-4 ( +0 / -4 )

People complaining about Japanese business practices and saying that Japan has become the worlds third largest economy after China and will soon be the fourth after India. What does it take 1.3 billion Chinese or Indians to make as much as 127 million Japanese?

-3 ( +2 / -5 )

Gokami wo maneku

Spot on man! I had some friendly taunting coming my way several years back in a bar from my Chinese friends when they became technically the Worlds Second Economy.

Im like “So finally all 1.6 billion of you managed to equal .2 of us?”Great guys, don’t forget to divide it up 1.6 billion ways.

-3 ( +1 / -4 )

Great comments but way of the article in my humble opinion - I see it from totally different perspective.

There are Eastern studies departments in the big Universities that many grads fascinated by the Japanese culture or manga or whatever think that if they learn the language they can have work related to Japan.

So what the organizers were trying to do is to inform and to draw a realistic picture of what to expect!

1 ( +1 / -0 )

I'm a retired USN American expat. The amount of time ad energy it takes to become skilled in the Japanese Language and writing styles does not translate into a good or even mediocre job. I am fortunate that I'm an American and I was able to get a comfortable employment on a US base; otherwise it would have been poverty level English teacher. I truly feel for the expats from other nations.

6 ( +7 / -1 )

People complaining about Japanese business practices and saying that Japan has become the worlds third largest economy after China and will soon be the fourth after India. What does it take 1.3 billion Chinese or Indians to make as much as 127 million Japanese?

Really has more to do with how much those 2.3 Billion Chinese and Indians consume on a daily basis rather than what they produce themselves.

3 ( +4 / -1 )

@Yubaru

Bingo! Indian and Chinese consumption is really what's important. For those of us with skin in the game here the next 10-20 years are sure going to be interesting.

wtfjapan

* They speak, read, and write great Japanese and do technology related work. They say: "Those who can, do. Those who can't, blame Japanese racism and xenophobia." **I dont speak or read Japanese great, but it hasnt stopped me running my own business here in Japan and earn considerable more than your average J salaryman, in fact the average j mindset isnt a quality I need in my staff actually the opposite.*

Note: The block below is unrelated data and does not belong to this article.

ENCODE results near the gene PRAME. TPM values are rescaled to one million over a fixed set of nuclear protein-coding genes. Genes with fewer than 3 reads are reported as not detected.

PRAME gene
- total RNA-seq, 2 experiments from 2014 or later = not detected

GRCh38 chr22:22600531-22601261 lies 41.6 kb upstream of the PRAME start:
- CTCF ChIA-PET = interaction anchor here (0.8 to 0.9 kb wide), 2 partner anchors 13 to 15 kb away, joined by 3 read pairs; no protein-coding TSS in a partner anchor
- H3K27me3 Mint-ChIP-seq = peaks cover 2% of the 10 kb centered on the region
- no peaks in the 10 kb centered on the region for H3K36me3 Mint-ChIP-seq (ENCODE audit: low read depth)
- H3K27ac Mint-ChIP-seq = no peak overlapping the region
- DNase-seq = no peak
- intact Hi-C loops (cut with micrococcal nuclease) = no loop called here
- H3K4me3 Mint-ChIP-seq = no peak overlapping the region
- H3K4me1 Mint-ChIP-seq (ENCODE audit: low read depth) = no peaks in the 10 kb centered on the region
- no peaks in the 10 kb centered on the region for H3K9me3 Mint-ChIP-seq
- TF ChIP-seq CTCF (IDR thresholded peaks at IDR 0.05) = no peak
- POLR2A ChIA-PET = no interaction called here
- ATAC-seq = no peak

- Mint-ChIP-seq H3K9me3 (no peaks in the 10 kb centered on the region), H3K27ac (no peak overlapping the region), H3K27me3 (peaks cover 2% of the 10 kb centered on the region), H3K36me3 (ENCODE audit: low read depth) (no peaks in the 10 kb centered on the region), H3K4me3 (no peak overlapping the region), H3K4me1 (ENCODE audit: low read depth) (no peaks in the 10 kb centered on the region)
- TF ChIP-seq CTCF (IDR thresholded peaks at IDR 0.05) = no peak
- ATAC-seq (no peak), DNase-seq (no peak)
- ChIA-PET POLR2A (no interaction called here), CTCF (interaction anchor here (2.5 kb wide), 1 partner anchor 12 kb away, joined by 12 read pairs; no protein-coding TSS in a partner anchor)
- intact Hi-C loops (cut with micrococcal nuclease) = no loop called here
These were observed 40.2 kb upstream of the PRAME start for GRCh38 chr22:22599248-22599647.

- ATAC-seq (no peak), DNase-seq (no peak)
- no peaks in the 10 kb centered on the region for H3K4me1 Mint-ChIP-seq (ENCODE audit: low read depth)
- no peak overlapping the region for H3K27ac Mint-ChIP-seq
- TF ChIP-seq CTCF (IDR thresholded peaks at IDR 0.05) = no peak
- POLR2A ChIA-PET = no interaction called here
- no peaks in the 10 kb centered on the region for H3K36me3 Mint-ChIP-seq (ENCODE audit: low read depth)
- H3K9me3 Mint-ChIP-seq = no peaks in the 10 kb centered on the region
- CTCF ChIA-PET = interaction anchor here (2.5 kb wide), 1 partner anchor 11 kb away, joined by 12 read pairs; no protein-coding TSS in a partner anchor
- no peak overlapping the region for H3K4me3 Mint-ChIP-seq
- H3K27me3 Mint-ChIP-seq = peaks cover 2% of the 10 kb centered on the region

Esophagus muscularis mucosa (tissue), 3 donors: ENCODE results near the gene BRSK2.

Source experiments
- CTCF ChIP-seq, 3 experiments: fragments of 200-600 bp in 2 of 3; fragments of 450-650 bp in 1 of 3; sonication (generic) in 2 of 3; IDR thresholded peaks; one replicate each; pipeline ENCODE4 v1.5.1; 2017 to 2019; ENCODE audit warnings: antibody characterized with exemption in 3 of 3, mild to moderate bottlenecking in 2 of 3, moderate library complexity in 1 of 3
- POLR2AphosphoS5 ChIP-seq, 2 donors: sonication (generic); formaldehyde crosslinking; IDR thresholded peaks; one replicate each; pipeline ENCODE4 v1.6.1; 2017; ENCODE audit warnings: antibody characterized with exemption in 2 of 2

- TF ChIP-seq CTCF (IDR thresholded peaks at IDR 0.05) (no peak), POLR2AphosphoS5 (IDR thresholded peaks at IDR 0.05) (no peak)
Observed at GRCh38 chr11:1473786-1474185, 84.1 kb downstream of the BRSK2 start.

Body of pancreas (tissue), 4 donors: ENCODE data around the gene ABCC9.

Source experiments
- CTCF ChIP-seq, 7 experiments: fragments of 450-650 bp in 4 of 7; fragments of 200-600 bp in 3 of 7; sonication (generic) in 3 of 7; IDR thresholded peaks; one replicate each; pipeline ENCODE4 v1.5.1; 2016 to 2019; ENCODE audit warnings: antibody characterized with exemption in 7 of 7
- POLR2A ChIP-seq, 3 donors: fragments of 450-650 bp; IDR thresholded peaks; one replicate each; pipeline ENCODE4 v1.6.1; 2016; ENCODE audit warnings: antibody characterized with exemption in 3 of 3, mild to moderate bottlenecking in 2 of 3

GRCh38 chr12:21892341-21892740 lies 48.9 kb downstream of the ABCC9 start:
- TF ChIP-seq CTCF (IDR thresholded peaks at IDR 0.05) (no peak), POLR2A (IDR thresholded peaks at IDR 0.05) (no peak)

I can relate to this completely. Don't think I could work for a Japanese company longterm. However, starting my own business (with considerable help from my wife I might add) has allowed me to earn more and do more with my time. Foreigners really wanting to make a go of it in Japan should highly consider being their own boss if possible. Win-win if you ask me.  

3 ( +4 / -1 )

Well if you don't speak/read Japanese how can you run your own business ? Your market must be pretty niche, and specialised. So I wonder how you can actually survive....

-5 ( +0 / -5 )

And lets’s not forget the 80-20 rule. 80% of western foreigners in Japan are here because they can’t function in their own culture.

I find that to be an overly harsh and overly simplistic and stereotype kind of remark.

So any "westerner" who chooses to live in an Asian country "can't function" back home? Are you speaking from experience, of just throwing numbers out here to suggest something more?

6 ( +7 / -1 )

Yaburu#. I’m sure domtoidi is of course one of the 20 percent that functions well everywhere. It’s all the others that he is talking about. ;p

1 ( +1 / -0 )

Well if you don't speak/read Japanese how can you run your own business ? Your market must be pretty niche, and specialised. So I wonder how you can actually survive....

It definitely requires assistance. But some are able to do it, and do it quite well even.